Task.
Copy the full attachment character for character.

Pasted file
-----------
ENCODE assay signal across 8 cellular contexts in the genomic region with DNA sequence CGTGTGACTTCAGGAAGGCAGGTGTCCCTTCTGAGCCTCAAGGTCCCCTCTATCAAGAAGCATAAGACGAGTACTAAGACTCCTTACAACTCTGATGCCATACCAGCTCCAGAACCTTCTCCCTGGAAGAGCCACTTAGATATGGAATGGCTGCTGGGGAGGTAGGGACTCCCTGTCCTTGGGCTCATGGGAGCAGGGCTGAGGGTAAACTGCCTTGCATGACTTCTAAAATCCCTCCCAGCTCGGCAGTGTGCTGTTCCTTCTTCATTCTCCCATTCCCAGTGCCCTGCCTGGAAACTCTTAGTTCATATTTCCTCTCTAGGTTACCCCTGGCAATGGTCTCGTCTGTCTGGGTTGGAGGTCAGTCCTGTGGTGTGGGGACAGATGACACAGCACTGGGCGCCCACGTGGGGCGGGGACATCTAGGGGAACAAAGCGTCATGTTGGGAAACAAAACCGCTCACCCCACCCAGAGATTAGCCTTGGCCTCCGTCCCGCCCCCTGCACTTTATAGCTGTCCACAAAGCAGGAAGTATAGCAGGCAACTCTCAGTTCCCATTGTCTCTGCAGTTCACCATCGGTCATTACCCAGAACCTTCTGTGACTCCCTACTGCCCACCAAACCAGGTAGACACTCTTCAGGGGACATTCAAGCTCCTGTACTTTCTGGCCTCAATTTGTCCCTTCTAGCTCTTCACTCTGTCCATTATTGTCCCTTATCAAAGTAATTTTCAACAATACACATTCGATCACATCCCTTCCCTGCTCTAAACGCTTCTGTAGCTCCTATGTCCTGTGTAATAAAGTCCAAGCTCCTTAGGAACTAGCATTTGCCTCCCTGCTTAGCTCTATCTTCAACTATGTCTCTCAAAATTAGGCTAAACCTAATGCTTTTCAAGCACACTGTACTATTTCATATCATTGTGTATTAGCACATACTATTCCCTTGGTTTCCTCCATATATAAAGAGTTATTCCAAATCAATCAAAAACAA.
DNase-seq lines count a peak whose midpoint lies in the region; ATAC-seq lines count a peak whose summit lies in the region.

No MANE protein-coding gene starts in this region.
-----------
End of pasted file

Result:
ENCODE assay signal across 8 cellular contexts in the genomic region with DNA sequence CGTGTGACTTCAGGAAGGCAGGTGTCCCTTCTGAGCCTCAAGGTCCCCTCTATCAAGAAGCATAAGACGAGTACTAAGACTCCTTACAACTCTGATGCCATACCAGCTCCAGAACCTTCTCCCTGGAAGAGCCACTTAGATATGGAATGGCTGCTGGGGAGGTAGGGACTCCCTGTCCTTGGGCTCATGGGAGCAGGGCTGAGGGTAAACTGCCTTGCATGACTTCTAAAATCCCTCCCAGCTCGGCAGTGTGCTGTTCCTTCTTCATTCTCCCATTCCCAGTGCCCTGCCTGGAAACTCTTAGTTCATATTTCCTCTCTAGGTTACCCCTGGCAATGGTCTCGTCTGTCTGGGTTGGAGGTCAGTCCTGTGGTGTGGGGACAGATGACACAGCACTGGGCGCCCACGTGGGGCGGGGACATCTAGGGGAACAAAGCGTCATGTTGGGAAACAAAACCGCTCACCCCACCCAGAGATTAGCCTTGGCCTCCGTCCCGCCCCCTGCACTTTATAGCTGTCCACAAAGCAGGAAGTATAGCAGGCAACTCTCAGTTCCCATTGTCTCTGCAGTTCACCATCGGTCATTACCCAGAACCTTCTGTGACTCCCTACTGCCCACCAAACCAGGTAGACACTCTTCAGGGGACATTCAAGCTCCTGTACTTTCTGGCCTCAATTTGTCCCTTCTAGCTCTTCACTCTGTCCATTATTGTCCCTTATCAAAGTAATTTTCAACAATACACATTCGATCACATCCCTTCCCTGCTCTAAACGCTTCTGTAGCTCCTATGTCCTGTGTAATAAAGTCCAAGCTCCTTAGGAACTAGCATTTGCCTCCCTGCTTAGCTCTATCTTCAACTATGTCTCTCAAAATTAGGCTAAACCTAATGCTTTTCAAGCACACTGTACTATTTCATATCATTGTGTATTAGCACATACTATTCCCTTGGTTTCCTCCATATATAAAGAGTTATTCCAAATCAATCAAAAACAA.
DNase-seq lines count a peak whose midpoint lies in the region; ATAC-seq lines count a peak whose summit lies in the region.

No MANE protein-coding gene starts in this region.